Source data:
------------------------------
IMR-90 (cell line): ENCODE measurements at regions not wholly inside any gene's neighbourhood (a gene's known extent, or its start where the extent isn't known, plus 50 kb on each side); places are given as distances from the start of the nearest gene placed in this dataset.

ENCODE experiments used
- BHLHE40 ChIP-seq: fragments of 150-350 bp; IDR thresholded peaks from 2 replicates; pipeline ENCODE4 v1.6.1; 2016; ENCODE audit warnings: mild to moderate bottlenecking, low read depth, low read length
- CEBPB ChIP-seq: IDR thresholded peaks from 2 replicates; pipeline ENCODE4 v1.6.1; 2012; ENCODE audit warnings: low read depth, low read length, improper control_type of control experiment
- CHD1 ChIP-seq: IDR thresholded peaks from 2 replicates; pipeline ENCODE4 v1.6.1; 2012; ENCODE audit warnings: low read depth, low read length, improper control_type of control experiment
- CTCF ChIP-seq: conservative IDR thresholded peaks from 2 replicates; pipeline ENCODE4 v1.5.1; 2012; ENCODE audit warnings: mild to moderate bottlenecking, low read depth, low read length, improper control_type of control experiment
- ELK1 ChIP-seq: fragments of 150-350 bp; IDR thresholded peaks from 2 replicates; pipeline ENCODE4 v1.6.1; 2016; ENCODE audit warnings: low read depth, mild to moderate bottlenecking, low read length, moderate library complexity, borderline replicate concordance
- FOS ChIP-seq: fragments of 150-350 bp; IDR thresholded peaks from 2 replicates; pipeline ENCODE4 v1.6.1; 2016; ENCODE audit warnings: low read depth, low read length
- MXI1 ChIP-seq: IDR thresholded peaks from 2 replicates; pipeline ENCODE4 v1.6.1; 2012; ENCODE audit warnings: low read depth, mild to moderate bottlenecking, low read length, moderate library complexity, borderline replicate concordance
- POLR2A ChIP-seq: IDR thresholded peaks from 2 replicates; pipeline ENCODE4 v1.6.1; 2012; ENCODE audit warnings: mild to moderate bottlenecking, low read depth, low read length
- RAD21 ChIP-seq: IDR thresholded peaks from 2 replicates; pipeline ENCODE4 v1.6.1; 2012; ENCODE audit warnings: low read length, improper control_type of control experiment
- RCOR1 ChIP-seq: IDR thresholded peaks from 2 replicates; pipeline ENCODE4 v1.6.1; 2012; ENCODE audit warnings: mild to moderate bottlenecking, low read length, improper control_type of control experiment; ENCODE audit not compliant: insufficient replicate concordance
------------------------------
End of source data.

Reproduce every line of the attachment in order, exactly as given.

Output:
IMR-90 (cell line): ENCODE measurements at regions not wholly inside any gene's neighbourhood (a gene's known extent, or its start where the extent isn't known, plus 50 kb on each side); places are given as distances from the start of the nearest gene placed in this dataset.

ENCODE experiments used
- BHLHE40 ChIP-seq: fragments of 150-350 bp; IDR thresholded peaks from 2 replicates; pipeline ENCODE4 v1.6.1; 2016; ENCODE audit warnings: mild to moderate bottlenecking, low read depth, low read length
- CEBPB ChIP-seq: IDR thresholded peaks from 2 replicates; pipeline ENCODE4 v1.6.1; 2012; ENCODE audit warnings: low read depth, low read length, improper control_type of control experiment
- CHD1 ChIP-seq: IDR thresholded peaks from 2 replicates; pipeline ENCODE4 v1.6.1; 2012; ENCODE audit warnings: low read depth, low read length, improper control_type of control experiment
- CTCF ChIP-seq: conservative IDR thresholded peaks from 2 replicates; pipeline ENCODE4 v1.5.1; 2012; ENCODE audit warnings: mild to moderate bottlenecking, low read depth, low read length, improper control_type of control experiment
- ELK1 ChIP-seq: fragments of 150-350 bp; IDR thresholded peaks from 2 replicates; pipeline ENCODE4 v1.6.1; 2016; ENCODE audit warnings: low read depth, mild to moderate bottlenecking, low read length, moderate library complexity, borderline replicate concordance
- FOS ChIP-seq: fragments of 150-350 bp; IDR thresholded peaks from 2 replicates; pipeline ENCODE4 v1.6.1; 2016; ENCODE audit warnings: low read depth, low read length
- MXI1 ChIP-seq: IDR thresholded peaks from 2 replicates; pipeline ENCODE4 v1.6.1; 2012; ENCODE audit warnings: low read depth, mild to moderate bottlenecking, low read length, moderate library complexity, borderline replicate concordance
- POLR2A ChIP-seq: IDR thresholded peaks from 2 replicates; pipeline ENCODE4 v1.6.1; 2012; ENCODE audit warnings: mild to moderate bottlenecking, low read depth, low read length
- RAD21 ChIP-seq: IDR thresholded peaks from 2 replicates; pipeline ENCODE4 v1.6.1; 2012; ENCODE audit warnings: low read length, improper control_type of control experiment
- RCOR1 ChIP-seq: IDR thresholded peaks from 2 replicates; pipeline ENCODE4 v1.6.1; 2012; ENCODE audit warnings: mild to moderate bottlenecking, low read length, improper control_type of control experiment; ENCODE audit not compliant: insufficient replicate concordance